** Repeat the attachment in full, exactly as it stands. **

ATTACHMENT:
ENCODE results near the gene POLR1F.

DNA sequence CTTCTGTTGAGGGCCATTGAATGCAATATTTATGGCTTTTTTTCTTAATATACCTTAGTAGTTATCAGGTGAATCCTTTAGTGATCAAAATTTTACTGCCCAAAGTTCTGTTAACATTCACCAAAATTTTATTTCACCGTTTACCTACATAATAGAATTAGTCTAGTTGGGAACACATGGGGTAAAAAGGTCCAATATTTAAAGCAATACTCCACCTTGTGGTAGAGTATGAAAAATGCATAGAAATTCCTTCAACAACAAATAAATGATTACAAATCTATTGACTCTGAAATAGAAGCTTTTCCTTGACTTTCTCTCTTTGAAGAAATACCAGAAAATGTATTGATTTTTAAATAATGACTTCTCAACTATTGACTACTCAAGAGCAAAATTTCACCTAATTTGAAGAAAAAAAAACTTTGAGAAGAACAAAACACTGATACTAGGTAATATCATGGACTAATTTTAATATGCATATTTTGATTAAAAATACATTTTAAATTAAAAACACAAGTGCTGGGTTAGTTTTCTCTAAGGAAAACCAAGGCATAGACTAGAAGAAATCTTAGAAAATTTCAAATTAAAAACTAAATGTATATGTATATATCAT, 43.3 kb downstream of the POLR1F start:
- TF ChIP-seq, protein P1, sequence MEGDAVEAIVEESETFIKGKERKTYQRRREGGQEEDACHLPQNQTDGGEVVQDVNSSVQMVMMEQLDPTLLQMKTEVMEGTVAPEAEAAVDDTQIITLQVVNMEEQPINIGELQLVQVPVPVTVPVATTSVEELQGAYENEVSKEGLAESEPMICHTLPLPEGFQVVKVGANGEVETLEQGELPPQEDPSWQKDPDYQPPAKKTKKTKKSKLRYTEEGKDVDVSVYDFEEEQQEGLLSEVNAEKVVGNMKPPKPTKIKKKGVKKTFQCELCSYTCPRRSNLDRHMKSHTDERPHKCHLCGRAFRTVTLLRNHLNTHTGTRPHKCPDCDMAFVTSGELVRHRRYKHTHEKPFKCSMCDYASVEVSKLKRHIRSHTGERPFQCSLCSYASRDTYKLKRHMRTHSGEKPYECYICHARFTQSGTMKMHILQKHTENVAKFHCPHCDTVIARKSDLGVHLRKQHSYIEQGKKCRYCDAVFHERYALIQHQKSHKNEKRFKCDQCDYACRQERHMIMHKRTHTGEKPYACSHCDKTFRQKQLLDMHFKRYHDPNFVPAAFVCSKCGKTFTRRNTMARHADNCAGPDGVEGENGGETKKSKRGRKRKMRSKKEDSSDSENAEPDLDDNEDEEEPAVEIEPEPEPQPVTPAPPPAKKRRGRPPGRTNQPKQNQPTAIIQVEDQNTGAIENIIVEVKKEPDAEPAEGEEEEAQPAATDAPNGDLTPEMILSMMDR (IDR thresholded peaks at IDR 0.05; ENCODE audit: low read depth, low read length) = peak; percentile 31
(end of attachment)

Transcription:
ENCODE results near the gene POLR1F.

DNA sequence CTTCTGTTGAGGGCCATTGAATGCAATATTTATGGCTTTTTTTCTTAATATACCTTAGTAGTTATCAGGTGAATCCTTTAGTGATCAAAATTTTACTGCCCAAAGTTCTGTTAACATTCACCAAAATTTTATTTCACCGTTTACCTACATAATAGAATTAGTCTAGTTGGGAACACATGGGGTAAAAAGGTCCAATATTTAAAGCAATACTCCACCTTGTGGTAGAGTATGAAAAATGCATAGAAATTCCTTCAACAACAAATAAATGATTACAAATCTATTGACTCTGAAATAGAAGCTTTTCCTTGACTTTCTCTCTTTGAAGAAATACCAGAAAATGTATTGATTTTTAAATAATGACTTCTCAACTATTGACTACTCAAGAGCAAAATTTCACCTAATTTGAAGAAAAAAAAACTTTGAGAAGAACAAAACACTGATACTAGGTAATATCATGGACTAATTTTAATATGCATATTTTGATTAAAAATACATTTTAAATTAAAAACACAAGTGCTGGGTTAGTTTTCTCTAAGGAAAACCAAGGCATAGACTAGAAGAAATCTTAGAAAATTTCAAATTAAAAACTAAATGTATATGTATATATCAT, 43.3 kb downstream of the POLR1F start:
- TF ChIP-seq, protein P1, sequence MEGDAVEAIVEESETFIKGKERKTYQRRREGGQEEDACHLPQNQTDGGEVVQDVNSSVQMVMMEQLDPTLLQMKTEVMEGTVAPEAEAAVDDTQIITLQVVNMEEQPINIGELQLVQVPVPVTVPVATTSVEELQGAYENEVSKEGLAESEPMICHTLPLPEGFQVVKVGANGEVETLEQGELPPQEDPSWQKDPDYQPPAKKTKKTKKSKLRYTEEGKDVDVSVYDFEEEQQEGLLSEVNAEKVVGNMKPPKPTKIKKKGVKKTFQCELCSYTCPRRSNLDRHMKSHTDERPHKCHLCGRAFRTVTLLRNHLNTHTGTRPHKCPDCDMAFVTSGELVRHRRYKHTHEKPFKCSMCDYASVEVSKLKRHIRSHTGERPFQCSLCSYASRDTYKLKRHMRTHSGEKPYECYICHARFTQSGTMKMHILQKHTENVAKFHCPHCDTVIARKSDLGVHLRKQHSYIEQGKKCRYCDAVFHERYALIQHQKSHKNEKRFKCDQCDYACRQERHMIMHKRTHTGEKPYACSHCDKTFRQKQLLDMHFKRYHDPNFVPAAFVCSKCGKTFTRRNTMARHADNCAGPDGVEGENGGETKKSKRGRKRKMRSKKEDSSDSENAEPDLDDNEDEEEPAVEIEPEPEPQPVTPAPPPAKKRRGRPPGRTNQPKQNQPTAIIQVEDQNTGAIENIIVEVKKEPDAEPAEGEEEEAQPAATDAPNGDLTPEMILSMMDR (IDR thresholded peaks at IDR 0.05; ENCODE audit: low read depth, low read length) = peak; percentile 31